The struggle Professor Sachs is facing with the world's governments is that they are not providing enough financial assistance to help with these issues. "We issued an alert from the United Nations. $37 million to help 5 million hungry, in need, essentially starving people, in Southern Malawi ($7.40 per person). What was the response from the world? $12 million, and really not even -- that stretching it. The world doesn't hear because there's nothing, nothing so silent as the voice of the dying in our world. There's nothing heard less than the poorest of the poor. Nobody heard less, no sound heard less."

Professor Sachs' remarks throughout the lecture were just as Bono foreshadowed in his introduction, "He sees the faces through the spreadsheets. These people are not abstract to him: They're real. He's met them, he's working to save their lives. And I'll bet he sees them when he closes his eyes. If he didn't, he'd be all bookworm and no brimstone. And as you're about to see when this man talks from the lectern, he might well be preaching from the pulpit, or for that matter, singing at the top of his lungs at Madison Square Garden."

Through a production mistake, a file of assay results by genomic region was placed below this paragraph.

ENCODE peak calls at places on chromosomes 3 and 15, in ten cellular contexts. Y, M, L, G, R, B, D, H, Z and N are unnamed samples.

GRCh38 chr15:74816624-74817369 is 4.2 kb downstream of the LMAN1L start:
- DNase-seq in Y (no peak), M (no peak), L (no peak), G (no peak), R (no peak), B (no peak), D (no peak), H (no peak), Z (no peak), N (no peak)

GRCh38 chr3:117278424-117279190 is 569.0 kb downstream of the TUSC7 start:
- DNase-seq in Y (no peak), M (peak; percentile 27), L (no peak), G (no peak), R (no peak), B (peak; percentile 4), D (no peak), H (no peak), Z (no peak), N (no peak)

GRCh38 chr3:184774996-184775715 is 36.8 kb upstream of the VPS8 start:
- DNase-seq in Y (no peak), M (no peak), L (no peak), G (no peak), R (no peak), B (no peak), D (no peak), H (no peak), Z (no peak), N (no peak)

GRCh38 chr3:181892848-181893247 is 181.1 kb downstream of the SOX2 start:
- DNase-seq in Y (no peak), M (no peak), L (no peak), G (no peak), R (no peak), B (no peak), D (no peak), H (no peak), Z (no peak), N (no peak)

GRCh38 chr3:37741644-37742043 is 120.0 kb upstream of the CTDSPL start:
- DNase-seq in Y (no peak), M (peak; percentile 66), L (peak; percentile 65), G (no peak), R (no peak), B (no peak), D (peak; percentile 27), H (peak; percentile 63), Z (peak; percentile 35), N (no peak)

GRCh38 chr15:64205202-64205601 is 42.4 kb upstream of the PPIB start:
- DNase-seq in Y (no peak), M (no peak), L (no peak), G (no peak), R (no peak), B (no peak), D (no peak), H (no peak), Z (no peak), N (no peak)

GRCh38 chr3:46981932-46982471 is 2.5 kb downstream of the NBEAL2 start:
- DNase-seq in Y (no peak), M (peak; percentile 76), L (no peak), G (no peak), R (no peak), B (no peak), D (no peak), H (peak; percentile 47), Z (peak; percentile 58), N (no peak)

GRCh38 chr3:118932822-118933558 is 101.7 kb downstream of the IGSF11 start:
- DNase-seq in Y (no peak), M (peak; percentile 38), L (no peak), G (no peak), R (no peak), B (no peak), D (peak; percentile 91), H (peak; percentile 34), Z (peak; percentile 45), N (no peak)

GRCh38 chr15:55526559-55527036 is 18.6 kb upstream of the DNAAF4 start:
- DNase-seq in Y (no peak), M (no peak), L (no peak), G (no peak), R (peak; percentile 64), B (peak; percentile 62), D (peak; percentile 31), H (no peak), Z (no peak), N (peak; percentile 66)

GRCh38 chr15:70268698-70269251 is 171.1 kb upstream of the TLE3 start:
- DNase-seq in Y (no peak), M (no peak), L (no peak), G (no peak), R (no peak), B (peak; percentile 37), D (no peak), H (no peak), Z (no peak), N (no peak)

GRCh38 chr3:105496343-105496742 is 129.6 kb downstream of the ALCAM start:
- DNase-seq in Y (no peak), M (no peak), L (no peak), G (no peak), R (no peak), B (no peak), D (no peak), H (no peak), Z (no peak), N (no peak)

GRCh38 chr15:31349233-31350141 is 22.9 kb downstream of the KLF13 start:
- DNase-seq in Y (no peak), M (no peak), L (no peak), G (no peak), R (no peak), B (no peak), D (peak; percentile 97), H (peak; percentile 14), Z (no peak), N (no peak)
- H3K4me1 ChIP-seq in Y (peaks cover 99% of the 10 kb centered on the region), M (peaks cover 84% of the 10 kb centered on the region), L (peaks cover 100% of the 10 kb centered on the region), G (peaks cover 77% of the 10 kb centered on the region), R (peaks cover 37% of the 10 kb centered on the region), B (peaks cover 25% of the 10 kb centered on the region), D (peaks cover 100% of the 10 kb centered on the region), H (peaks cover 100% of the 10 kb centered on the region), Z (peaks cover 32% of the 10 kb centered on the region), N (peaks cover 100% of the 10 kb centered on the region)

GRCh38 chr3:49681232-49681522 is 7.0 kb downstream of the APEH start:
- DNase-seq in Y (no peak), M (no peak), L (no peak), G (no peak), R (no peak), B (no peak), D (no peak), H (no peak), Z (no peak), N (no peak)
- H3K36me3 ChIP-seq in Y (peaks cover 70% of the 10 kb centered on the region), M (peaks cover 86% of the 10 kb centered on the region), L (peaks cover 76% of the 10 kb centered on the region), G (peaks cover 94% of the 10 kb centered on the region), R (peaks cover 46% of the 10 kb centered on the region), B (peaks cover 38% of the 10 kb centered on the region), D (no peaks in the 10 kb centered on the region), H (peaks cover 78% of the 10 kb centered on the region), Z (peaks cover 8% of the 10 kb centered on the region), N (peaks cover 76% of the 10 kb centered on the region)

The clear, direct statements from Professor Sachs made this issue black-and-white. Bono is optimistic that Professor Sachs has the practical, science-based solutions, "Jeff has done more than anyone to show exactly what we need to do in terms of the critical path: the how, the when, the who, to make it a reality. He is a passionately practical man. His new book is a blueprint on how to get the job done, how to cut poverty in half by 2015, and how even to end extreme poverty altogether...to Jeff, it's a difficult but solvable equation. It's an adventure, not a burden, and if you're brave enough, he'll bring us along for the ride." The simplicity of the solutions presented through his presentation gave us all hope, just as he brought hope to those he and his wife, Sonia, visited in Malawi, we truly can see the end of poverty as it is known in Africa in the very near future. Now it is up to those who signed up for the ONE Campaign, and the other supporters of the cause to get the governments to provide the aid needed.